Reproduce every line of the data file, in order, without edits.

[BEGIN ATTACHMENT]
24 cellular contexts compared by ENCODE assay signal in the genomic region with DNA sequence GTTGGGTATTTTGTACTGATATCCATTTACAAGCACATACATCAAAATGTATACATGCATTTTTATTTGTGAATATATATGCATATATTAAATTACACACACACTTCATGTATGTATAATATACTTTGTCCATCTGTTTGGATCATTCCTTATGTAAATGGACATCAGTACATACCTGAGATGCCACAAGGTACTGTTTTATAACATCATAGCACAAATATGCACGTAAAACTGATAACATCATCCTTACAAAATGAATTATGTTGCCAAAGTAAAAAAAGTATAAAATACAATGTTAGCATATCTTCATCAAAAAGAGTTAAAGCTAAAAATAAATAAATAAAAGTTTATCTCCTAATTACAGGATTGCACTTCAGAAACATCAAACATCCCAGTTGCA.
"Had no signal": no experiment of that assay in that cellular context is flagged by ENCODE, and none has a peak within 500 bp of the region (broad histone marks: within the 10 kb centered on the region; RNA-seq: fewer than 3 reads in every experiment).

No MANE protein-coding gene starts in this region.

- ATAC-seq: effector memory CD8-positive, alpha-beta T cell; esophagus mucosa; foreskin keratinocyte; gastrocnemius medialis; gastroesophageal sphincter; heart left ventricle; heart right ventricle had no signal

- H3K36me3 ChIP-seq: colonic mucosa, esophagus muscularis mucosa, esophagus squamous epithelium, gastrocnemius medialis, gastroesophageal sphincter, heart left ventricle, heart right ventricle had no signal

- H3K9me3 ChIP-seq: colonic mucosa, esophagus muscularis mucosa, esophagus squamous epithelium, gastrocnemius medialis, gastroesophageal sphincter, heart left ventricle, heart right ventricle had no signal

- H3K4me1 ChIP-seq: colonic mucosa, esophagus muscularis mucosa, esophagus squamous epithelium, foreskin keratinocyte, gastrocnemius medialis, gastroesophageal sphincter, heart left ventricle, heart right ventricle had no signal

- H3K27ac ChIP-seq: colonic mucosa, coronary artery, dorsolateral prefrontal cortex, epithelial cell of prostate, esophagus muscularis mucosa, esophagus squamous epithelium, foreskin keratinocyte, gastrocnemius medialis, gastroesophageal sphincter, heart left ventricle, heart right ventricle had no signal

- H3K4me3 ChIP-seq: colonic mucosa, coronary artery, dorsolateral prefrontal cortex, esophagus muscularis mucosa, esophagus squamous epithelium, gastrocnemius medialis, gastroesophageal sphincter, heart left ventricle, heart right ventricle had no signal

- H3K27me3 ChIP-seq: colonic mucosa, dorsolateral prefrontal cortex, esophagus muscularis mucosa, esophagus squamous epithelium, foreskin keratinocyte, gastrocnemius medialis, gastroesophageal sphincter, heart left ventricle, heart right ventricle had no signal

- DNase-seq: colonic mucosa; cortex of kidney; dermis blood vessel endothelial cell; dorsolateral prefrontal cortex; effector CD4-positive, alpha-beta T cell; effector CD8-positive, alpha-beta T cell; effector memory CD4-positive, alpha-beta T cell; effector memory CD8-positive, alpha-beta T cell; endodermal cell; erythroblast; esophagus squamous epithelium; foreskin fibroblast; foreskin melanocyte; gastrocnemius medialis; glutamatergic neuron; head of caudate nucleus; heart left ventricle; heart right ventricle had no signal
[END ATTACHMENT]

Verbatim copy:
24 cellular contexts compared by ENCODE assay signal in the genomic region with DNA sequence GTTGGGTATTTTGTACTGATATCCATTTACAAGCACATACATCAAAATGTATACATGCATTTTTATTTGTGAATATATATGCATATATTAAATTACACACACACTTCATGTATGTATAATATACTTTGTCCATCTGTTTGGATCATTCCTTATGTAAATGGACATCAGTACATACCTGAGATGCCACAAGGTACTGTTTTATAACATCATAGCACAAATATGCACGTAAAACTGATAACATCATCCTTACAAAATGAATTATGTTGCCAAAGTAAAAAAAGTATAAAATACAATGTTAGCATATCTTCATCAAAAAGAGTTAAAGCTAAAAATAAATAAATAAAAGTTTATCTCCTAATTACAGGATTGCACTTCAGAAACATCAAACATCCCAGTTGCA.
"Had no signal": no experiment of that assay in that cellular context is flagged by ENCODE, and none has a peak within 500 bp of the region (broad histone marks: within the 10 kb centered on the region; RNA-seq: fewer than 3 reads in every experiment).

No MANE protein-coding gene starts in this region.

- ATAC-seq: effector memory CD8-positive, alpha-beta T cell; esophagus mucosa; foreskin keratinocyte; gastrocnemius medialis; gastroesophageal sphincter; heart left ventricle; heart right ventricle had no signal

- H3K36me3 ChIP-seq: colonic mucosa, esophagus muscularis mucosa, esophagus squamous epithelium, gastrocnemius medialis, gastroesophageal sphincter, heart left ventricle, heart right ventricle had no signal

- H3K9me3 ChIP-seq: colonic mucosa, esophagus muscularis mucosa, esophagus squamous epithelium, gastrocnemius medialis, gastroesophageal sphincter, heart left ventricle, heart right ventricle had no signal

- H3K4me1 ChIP-seq: colonic mucosa, esophagus muscularis mucosa, esophagus squamous epithelium, foreskin keratinocyte, gastrocnemius medialis, gastroesophageal sphincter, heart left ventricle, heart right ventricle had no signal

- H3K27ac ChIP-seq: colonic mucosa, coronary artery, dorsolateral prefrontal cortex, epithelial cell of prostate, esophagus muscularis mucosa, esophagus squamous epithelium, foreskin keratinocyte, gastrocnemius medialis, gastroesophageal sphincter, heart left ventricle, heart right ventricle had no signal

- H3K4me3 ChIP-seq: colonic mucosa, coronary artery, dorsolateral prefrontal cortex, esophagus muscularis mucosa, esophagus squamous epithelium, gastrocnemius medialis, gastroesophageal sphincter, heart left ventricle, heart right ventricle had no signal

- H3K27me3 ChIP-seq: colonic mucosa, dorsolateral prefrontal cortex, esophagus muscularis mucosa, esophagus squamous epithelium, foreskin keratinocyte, gastrocnemius medialis, gastroesophageal sphincter, heart left ventricle, heart right ventricle had no signal

- DNase-seq: colonic mucosa; cortex of kidney; dermis blood vessel endothelial cell; dorsolateral prefrontal cortex; effector CD4-positive, alpha-beta T cell; effector CD8-positive, alpha-beta T cell; effector memory CD4-positive, alpha-beta T cell; effector memory CD8-positive, alpha-beta T cell; endodermal cell; erythroblast; esophagus squamous epithelium; foreskin fibroblast; foreskin melanocyte; gastrocnemius medialis; glutamatergic neuron; head of caudate nucleus; heart left ventricle; heart right ventricle had no signal